August 30, 2017 marked the 50 year anniversary of Thurgood Marshall’s confirmation to the Supreme Court. To celebrate the legacy of our first African-American Supreme Court justice, staff writer Matt Ford takes us back to the moment of Marshall’s confirmation.
Thurgood Marshall’s confirmation process was a national embarrassment. Mississippi’s James Eastland asked Marshall during his confirmation hearing if he was “prejudiced against the white people of the South.” North Carolina’s Sam Ervin warned that the civil-rights icon was a “constitutional iconoclast” unfit for the high court. Strom Thurmond, South Carolina’s archetypal segregationist, tried to humiliate Marshall by asking him arcane legal trivia. When Marshall admitted he couldn’t name the committee members who drafted the Fourteenth Amendment from memory, Thurmond called him a “stupid guy” on the Senate floor.
Other senators rebuked their Southern colleagues’ grandstanding and eventually approved Marshall’s historic nomination in a 69 to 11 vote. But one of his critics’ complaints had a grain of truth to it. Marshall respected the Constitution but he did not revere it. For 20 years as leader of the NAACP’s Legal Defense Fund, he helped wage a patient but relentless war against the legal architecture of American racial segregation that culminated in Brown v. Board of Education. Long years spent battling Jim Crow laws across the South made him an expert in the justice system’s shortcomings.
His views were hardly secret. Marshall was a legendary raconteur who loved recounting moments from his civil-rights career. One of them took place during his last year at Howard Law School in 1933. The dean had asked him to help defend George Crawford, a black man in Virginia who had been charged with murdering two white women. He had fled to Boston, fearing lynching, only to be extradited back to the South. At trial, he faced a shoddy prosecution that presented no witnesses or murder weapon to the all-white jury. Despite Marshall’s best efforts, the jurors found Crawford guilty and sentenced him to life imprisonment.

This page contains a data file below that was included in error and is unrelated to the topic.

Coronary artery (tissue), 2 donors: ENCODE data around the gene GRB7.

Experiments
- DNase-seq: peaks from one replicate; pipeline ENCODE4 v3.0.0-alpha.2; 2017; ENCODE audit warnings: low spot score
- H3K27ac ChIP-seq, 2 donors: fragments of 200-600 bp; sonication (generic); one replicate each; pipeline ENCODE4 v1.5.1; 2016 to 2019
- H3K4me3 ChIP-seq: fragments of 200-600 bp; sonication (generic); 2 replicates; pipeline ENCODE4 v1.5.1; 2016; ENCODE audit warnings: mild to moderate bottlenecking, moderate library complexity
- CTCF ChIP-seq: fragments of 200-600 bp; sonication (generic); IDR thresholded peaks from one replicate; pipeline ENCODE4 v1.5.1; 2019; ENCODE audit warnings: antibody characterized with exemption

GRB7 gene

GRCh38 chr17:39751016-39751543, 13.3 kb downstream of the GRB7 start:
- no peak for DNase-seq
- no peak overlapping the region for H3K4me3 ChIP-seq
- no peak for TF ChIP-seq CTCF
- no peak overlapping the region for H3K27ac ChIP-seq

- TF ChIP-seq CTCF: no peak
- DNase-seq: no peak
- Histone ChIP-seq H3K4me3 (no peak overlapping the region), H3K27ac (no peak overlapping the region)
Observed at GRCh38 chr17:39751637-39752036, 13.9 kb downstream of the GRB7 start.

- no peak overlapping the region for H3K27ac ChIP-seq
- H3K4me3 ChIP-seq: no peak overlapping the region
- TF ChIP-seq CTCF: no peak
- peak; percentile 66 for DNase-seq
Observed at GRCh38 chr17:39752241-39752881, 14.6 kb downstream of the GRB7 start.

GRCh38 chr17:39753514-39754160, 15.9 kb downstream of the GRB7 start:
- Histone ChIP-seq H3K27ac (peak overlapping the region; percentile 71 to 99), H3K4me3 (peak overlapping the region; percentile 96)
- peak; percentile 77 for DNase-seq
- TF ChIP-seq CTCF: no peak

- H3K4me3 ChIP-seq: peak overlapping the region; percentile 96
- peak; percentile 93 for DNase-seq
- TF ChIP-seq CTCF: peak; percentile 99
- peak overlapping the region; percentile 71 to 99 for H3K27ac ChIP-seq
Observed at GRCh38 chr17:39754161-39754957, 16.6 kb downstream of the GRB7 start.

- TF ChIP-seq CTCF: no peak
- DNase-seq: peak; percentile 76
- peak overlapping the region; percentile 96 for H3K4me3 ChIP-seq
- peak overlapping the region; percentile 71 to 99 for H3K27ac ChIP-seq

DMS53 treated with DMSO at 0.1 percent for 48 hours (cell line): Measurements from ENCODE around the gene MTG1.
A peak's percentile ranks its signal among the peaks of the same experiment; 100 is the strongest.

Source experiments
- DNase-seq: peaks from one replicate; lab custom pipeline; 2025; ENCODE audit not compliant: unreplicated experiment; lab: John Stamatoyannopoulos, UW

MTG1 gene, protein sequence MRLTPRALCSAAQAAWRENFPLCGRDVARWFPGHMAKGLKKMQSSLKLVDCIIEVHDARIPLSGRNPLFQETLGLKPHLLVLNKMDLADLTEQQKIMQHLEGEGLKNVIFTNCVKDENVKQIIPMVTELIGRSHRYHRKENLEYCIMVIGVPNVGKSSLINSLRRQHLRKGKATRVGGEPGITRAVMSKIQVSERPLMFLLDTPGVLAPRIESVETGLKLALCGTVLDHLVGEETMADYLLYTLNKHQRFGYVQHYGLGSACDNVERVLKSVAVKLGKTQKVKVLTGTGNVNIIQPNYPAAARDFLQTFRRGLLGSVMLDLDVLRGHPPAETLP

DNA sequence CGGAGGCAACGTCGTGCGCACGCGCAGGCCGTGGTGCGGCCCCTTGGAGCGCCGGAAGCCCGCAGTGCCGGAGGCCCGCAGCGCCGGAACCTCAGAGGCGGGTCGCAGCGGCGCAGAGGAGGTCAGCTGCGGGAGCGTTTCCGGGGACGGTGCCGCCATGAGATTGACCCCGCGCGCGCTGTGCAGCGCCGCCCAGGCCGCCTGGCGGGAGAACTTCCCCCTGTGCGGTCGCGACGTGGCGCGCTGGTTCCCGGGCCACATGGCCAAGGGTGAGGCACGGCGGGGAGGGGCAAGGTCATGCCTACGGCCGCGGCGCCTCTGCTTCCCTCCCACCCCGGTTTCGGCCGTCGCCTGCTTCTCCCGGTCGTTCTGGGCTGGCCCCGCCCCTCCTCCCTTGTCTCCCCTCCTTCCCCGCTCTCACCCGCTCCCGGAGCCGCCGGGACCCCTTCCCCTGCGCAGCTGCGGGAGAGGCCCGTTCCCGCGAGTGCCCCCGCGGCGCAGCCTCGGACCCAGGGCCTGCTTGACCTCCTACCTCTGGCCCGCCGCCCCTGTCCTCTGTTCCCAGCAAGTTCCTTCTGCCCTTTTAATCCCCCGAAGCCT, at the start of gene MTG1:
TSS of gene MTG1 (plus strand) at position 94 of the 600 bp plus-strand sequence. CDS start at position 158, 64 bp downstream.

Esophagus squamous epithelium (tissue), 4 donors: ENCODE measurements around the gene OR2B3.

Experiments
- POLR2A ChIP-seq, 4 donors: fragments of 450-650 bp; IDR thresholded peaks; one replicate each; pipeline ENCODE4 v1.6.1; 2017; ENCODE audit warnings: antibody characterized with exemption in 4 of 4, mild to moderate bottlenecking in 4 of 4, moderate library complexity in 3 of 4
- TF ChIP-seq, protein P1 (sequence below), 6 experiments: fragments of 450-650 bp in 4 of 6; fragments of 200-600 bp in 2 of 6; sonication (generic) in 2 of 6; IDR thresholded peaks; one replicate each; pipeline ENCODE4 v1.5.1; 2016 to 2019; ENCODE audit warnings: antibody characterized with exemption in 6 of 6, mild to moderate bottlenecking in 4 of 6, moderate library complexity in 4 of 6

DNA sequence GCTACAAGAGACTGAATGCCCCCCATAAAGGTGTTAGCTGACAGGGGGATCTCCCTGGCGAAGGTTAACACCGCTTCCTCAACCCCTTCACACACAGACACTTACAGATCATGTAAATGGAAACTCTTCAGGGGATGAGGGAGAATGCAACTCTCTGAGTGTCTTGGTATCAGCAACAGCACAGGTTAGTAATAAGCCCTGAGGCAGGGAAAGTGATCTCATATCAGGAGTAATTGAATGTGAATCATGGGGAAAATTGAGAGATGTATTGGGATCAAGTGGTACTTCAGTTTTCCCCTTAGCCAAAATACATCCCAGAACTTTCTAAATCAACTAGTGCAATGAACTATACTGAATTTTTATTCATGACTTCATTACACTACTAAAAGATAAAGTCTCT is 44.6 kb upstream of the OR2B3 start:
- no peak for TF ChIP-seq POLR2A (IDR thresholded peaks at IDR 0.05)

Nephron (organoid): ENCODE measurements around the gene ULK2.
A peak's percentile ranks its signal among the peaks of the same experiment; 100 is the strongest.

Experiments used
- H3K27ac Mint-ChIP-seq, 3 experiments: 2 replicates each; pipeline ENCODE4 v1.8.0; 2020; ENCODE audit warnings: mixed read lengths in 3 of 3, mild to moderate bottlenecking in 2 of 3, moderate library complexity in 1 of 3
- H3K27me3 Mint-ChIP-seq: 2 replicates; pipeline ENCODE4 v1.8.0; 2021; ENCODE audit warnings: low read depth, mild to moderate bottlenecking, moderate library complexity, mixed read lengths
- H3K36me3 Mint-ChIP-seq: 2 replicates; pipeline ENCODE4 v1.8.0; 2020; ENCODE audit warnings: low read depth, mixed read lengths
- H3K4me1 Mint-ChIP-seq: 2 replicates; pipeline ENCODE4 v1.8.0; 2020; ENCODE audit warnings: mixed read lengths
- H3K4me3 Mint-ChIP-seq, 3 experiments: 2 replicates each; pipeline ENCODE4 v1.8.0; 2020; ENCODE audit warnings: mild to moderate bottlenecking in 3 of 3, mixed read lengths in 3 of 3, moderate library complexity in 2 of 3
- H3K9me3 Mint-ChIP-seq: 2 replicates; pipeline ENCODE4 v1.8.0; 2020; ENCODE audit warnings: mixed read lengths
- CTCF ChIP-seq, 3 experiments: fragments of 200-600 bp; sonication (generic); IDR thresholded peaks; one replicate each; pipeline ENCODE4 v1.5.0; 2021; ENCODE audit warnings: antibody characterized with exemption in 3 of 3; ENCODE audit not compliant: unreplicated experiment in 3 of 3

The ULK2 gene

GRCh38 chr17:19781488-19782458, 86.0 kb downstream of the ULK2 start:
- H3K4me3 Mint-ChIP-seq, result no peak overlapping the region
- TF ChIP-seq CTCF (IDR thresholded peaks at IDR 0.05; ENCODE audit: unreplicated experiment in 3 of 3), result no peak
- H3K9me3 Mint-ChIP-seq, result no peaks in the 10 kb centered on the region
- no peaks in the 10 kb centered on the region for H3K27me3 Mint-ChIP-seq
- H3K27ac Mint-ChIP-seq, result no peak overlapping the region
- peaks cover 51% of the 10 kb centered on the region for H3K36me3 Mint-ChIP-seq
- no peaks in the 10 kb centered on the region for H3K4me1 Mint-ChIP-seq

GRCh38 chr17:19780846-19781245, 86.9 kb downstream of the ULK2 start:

After the verdict came down, Marshall would tell his audience, he and the law school’s dean celebrated. They had saved their client from execution. “If you get a life term for a negro charged with killing a white person in Virginia, you’ve won,” he would explain.
In 1987, as the nation celebrated the Constitution’s bicentennial, Marshall concluded that the document was “defective from the start” because of the flawed men who wrote it. “I do not believe that the meaning of the Constitution was forever 'fixed' at the Philadelphia Convention,” he said during a speech in San Francisco. Expanding the Framers’ vision of “We the People” from white men to all Americans required “several amendments, a civil war, and momentous social transformation,” Marshall explained.
Left unstated was that he himself played a large part in that transformation. Before the Senate voted on Marshall’s nomination, Southern senators described him a judicial activist who had “urged the courts to repudiate or ignore all history and all precedents which stood in the way of rulings he desired.” They meant it as criticism, but 50 years later it reads as praise.
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